Ireland - Global bribery offenses guide

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1. What is the legal framework governing bribery in the Ireland?

The Criminal Justice (Corruption Offences) Act 2018 (the 2018 Act) is the key legislation governing bribery and corruption in Ireland. The 2018 Act commenced on July 30, 2018, and repealed the Public Bodies Corrupt Practices Act 1889 and the Prevention of Corruption Acts 1906-2010. The Criminal Justice Act 2011 (the 2011 Act) also governs certain offenses. The Regulation of Lobbying Act 2015 creates requirements for designated public officials and regulates the lobbying process to create a more transparent process and avoid risks of corrupt behavior.

The Ethics in Public Office Act 1995 as amended (the 1995 Act) and the Standards in Public Office Act 2001 (the 2001 Act) (known together (hereinafter the Ethics Acts) govern the conduct of government officials and public servants.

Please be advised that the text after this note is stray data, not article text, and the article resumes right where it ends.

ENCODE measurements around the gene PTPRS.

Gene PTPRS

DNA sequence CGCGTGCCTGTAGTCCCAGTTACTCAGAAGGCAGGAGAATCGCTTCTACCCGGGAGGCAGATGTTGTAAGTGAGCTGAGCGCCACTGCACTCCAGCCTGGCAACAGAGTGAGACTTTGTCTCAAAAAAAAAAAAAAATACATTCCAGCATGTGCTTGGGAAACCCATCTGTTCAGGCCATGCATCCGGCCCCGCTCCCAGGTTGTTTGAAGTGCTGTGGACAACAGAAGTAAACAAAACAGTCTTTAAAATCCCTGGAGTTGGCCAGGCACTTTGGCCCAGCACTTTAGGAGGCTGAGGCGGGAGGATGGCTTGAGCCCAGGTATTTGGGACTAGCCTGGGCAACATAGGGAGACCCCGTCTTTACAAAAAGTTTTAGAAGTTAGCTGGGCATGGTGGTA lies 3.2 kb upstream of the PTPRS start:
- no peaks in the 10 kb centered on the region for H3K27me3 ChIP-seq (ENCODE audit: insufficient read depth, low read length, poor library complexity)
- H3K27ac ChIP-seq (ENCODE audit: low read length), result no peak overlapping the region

The National Asset Management Agency Act 2009 applies where persons work for the National Asset Management Agency (NAMA) or their debts have been assumed by NAMA.

Civil servants will also be bound by their relevant Code of Conduct.

2. What constitutes a bribe?

The 2018 Act makes it an offense for any person to corruptly offer, give to, or accept from a person, a “gift, consideration or advantage” as an inducement to, reward for, or on account of any person doing an act in relation to their office, employment, position or business.

“Corruptly” has a broad definition and includes acting with an improper purpose personally or by influencing another person, whether by means of making a false or misleading statement, withholding, concealing, altering or destroying a document or other information, or by other means.

3. What are the principal offenses under this legal framework?